China's trade growth decelerates sharply as slowdown deepens
Tuesday 10 July 2012
China's trade growth decelerated sharply in June as a slowdown in the world's second-largest economy deepened despite stimulus efforts.
Import growth fell by half from May's level to 6.3%, data showed, reflecting weak Chinese consumer and industrial demand.
Export growth declined to 11.3% from May's 15.3% amid weakness in China's key European and US markets.
China's slowing demand for oil, iron ore and other foreign goods is bad news for economies that had been looking to relatively strong Chinese growth to help drive global sales.
"The import slowdown was greater than expected," said Moody's analytics economist Alaistair Chan in a report.
As for foreign demand, "it is increasingly clear that exports will not be much of a boost to China's economy for some time".
China's economic growth has fallen to its lowest level since the 2008 global crisis due to anaemic demand for exports and government efforts to cool overheating and inflation.
Premier Wen Jiabao warned last weekend the economy faces further pressure to slow, suggesting Beijing might be considering more stimulus.
It has reduced petrol prices and is pumping money into the economy through spending on building low-cost housing, airports and other public works.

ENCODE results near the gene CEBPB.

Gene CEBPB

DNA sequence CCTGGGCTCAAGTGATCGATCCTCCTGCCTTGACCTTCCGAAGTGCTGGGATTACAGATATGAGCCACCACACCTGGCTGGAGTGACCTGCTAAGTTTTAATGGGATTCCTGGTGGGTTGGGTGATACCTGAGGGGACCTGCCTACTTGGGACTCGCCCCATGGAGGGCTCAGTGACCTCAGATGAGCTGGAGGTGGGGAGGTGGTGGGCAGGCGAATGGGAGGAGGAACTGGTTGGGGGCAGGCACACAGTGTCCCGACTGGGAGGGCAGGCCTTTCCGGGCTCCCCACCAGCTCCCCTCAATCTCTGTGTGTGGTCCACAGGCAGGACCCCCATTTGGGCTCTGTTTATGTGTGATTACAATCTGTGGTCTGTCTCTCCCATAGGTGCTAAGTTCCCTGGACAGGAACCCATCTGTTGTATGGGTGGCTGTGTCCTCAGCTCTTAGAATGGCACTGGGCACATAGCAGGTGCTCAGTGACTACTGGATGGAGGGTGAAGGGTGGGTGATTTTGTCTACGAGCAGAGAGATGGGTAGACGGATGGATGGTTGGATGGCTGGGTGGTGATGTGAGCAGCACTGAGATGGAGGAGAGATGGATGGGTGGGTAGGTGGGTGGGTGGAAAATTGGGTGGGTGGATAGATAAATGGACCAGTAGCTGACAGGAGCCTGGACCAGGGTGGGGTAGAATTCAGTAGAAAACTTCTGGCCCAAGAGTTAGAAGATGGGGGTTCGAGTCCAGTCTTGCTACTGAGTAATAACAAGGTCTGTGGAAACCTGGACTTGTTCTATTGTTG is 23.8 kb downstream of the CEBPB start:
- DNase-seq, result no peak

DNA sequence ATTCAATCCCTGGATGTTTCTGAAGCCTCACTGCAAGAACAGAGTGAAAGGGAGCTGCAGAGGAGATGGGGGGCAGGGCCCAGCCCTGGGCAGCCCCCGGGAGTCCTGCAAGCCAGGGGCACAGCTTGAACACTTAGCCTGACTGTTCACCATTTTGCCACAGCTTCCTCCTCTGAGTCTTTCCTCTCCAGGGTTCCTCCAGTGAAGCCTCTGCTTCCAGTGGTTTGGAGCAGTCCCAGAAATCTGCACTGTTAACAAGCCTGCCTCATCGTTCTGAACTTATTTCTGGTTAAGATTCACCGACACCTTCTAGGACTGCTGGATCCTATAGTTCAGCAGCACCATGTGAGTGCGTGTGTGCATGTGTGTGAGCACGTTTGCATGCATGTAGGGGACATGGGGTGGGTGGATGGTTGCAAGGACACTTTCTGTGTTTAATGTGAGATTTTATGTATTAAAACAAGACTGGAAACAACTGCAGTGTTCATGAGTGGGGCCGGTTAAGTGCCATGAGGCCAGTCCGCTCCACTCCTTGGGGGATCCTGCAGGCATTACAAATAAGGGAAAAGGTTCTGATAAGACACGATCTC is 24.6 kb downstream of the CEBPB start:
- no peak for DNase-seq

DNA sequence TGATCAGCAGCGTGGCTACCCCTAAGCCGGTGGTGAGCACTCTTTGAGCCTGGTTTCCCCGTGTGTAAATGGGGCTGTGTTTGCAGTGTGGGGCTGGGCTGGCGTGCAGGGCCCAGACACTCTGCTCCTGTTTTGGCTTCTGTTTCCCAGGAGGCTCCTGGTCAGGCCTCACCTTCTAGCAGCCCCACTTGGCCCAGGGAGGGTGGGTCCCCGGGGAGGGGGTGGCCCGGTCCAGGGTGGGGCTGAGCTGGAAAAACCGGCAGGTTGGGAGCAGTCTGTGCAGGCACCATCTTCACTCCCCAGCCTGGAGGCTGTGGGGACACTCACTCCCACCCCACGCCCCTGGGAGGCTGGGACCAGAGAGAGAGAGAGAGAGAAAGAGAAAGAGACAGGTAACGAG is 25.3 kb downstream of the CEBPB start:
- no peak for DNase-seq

Economic growth fell to 8.1% in the first quarter and data due out later this week are expected to show it fell as low as 7.3% in the second quarter. Analysts expect a rebound later this year.
The communist government has set an official target of increasing trade by 10% this year but private sector analysts say growth could be as low as zero.
June exports totalled 180.2 billion US dollars while imports were 148.5 billion US dollars.
The country's diplomatically sensitive global trade surplus widened by 43% over a year ago to 31.7 billion US dollars, the highest level so far this year.
The Chinese government spent two years tightening lending and investment curbs to steer rapid economic growth to a more sustainable level.
It reversed course last year after global demand plunged but is moving cautiously, trying to avoid a repeat of China's experience after the 2008 crisis, when a huge stimulus helped the country rebound quickly but fuelled inflation and a wasteful building boom.
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